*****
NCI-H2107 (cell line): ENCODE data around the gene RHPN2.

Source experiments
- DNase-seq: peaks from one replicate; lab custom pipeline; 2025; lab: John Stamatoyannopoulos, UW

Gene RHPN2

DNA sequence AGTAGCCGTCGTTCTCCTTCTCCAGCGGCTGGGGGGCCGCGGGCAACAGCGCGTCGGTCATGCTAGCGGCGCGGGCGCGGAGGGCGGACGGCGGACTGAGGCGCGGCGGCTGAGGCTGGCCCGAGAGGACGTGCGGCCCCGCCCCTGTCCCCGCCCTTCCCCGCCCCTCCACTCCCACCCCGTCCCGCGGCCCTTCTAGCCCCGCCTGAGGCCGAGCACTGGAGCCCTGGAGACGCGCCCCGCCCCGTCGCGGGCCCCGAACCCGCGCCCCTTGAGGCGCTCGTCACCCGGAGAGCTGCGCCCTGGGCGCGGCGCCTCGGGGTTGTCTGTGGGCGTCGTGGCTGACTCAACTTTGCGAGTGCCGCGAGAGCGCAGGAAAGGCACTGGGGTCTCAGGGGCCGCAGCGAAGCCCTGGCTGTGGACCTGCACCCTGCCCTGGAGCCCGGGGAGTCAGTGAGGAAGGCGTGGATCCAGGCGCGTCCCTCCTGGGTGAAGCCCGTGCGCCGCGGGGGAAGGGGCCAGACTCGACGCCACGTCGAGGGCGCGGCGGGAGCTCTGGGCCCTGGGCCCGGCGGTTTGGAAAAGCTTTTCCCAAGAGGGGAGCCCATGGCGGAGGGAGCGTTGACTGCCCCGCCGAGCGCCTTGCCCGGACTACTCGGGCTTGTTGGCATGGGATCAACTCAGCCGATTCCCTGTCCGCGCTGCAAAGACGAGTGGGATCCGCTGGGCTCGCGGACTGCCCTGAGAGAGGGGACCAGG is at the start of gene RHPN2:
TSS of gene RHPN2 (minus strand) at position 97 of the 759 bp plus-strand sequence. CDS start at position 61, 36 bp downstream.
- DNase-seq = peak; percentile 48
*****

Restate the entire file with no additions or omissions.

NCI-H2107 (cell line): ENCODE data around the gene RHPN2.

Source experiments
- DNase-seq: peaks from one replicate; lab custom pipeline; 2025; lab: John Stamatoyannopoulos, UW

Gene RHPN2

DNA sequence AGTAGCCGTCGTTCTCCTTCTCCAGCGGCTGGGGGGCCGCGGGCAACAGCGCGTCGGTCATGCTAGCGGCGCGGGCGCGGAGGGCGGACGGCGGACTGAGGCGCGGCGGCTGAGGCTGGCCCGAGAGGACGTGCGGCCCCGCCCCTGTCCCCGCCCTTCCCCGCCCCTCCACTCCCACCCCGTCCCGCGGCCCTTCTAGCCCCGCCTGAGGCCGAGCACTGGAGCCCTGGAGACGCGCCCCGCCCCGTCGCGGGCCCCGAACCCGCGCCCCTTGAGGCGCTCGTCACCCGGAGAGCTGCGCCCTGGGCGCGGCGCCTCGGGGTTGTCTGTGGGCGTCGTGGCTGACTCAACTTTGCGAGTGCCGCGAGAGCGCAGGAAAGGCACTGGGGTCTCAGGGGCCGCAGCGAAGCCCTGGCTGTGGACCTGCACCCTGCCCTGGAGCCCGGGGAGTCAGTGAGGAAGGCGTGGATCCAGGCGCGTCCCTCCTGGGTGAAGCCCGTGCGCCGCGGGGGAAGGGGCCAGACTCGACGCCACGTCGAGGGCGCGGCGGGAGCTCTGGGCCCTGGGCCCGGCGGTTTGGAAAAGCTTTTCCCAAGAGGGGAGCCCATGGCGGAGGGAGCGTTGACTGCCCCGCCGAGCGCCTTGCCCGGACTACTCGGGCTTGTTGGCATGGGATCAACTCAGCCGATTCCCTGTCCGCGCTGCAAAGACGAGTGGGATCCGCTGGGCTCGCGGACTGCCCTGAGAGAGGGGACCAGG is at the start of gene RHPN2:
TSS of gene RHPN2 (minus strand) at position 97 of the 759 bp plus-strand sequence. CDS start at position 61, 36 bp downstream.
- DNase-seq = peak; percentile 48